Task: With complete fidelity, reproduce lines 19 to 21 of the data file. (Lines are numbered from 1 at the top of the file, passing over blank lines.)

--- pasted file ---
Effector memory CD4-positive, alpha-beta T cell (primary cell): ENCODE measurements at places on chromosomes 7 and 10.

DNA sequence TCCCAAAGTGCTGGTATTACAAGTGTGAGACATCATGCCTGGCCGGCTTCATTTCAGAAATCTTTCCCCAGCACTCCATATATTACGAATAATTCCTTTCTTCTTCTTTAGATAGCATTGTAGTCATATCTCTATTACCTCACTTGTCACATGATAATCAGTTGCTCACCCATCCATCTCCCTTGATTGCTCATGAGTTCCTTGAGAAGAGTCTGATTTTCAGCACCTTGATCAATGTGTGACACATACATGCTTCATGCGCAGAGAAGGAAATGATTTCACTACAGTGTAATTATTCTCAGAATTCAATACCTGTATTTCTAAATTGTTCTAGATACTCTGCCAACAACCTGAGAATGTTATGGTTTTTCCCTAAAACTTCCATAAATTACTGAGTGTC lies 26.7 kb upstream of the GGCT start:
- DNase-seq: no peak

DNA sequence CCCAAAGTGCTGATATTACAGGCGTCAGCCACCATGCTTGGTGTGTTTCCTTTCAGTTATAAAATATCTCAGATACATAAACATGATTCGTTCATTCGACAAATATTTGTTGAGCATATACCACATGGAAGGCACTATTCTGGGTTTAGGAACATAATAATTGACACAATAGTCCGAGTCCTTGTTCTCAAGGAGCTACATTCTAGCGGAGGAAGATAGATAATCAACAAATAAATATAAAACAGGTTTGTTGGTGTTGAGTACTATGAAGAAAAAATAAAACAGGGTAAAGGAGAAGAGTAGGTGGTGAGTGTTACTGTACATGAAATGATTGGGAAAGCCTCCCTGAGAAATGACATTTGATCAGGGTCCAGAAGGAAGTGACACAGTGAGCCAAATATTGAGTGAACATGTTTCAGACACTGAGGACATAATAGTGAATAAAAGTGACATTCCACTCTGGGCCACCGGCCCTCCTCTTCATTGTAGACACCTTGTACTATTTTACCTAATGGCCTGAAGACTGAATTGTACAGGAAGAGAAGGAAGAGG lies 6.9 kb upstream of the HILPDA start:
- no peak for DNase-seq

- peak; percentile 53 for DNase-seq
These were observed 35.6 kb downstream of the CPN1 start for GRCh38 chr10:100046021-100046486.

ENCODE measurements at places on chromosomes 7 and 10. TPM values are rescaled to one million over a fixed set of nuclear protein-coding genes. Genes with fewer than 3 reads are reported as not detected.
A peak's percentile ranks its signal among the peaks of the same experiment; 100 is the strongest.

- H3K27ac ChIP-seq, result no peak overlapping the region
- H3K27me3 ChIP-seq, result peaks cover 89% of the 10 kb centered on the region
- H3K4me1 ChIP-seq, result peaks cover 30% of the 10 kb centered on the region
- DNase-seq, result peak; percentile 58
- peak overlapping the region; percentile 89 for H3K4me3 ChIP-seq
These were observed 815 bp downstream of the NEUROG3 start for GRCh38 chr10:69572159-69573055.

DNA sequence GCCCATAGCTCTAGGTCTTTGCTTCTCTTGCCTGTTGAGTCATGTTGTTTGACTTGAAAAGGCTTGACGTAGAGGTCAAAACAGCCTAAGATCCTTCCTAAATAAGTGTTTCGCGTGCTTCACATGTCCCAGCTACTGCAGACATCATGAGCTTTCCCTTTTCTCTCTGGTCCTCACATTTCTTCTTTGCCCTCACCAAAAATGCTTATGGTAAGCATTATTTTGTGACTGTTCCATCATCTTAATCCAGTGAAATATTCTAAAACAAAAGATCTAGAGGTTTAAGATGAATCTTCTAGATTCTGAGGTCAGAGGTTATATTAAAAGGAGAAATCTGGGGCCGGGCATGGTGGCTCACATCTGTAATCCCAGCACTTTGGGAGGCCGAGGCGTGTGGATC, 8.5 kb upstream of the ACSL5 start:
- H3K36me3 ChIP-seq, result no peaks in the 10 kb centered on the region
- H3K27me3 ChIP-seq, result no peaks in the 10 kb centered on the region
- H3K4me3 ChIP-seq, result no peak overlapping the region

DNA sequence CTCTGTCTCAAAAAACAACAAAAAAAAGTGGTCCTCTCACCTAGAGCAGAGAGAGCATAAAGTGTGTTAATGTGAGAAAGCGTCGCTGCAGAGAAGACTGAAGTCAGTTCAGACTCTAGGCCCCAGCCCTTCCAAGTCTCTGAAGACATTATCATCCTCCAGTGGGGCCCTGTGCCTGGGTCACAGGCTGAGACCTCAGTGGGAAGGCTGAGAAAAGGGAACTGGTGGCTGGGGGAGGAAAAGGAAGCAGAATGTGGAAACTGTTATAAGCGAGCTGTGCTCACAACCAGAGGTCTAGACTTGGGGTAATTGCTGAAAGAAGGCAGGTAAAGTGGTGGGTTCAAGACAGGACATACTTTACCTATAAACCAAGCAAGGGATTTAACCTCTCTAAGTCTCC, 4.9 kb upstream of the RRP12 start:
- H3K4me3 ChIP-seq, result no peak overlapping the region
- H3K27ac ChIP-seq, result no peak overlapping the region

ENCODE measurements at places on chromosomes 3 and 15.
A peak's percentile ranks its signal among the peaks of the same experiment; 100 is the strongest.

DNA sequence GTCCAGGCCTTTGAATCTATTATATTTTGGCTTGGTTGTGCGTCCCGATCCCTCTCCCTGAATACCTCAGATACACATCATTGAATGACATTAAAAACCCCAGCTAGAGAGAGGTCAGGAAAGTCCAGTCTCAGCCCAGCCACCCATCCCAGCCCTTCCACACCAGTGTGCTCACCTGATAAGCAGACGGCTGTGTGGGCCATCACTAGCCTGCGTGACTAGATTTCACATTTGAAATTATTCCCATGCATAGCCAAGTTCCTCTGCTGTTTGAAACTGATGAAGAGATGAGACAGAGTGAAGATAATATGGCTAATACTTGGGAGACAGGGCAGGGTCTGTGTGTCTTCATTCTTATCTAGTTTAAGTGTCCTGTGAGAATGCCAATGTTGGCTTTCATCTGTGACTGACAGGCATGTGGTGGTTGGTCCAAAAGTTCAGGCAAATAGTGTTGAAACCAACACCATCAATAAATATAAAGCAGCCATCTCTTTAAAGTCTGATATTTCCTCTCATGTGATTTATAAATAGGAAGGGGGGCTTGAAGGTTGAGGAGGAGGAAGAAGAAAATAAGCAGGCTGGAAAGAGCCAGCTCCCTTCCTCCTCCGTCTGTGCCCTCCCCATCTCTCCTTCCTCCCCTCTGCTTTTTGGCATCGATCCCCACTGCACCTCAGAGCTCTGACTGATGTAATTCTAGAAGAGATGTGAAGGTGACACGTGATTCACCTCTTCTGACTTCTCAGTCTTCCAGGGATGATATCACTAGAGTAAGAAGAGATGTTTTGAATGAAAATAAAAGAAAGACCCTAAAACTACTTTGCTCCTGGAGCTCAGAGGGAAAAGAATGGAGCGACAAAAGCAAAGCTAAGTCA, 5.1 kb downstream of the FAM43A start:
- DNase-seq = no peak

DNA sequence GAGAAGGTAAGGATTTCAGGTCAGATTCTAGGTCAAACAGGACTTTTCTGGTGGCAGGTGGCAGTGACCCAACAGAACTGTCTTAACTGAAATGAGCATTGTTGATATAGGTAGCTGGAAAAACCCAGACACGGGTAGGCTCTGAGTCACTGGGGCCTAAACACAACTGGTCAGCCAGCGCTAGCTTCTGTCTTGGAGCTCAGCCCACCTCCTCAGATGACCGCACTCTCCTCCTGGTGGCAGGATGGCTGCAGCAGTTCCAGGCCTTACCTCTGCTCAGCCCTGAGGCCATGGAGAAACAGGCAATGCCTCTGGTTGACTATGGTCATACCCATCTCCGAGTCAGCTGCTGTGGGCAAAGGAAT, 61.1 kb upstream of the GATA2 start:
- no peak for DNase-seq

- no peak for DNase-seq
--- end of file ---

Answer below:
- H3K4me3 ChIP-seq, result no peak overlapping the region

DNA sequence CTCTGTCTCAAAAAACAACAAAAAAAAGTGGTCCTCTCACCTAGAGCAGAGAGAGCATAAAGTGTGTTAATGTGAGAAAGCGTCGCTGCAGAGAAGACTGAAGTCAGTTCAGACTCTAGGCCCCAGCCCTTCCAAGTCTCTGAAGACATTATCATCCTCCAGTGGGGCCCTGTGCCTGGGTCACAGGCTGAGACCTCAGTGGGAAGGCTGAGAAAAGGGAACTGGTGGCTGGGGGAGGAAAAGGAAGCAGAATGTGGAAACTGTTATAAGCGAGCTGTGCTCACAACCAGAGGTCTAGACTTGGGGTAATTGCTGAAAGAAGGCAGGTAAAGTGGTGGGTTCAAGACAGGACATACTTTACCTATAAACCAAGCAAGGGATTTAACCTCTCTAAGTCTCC, 4.9 kb upstream of the RRP12 start:
- H3K4me3 ChIP-seq, result no peak overlapping the region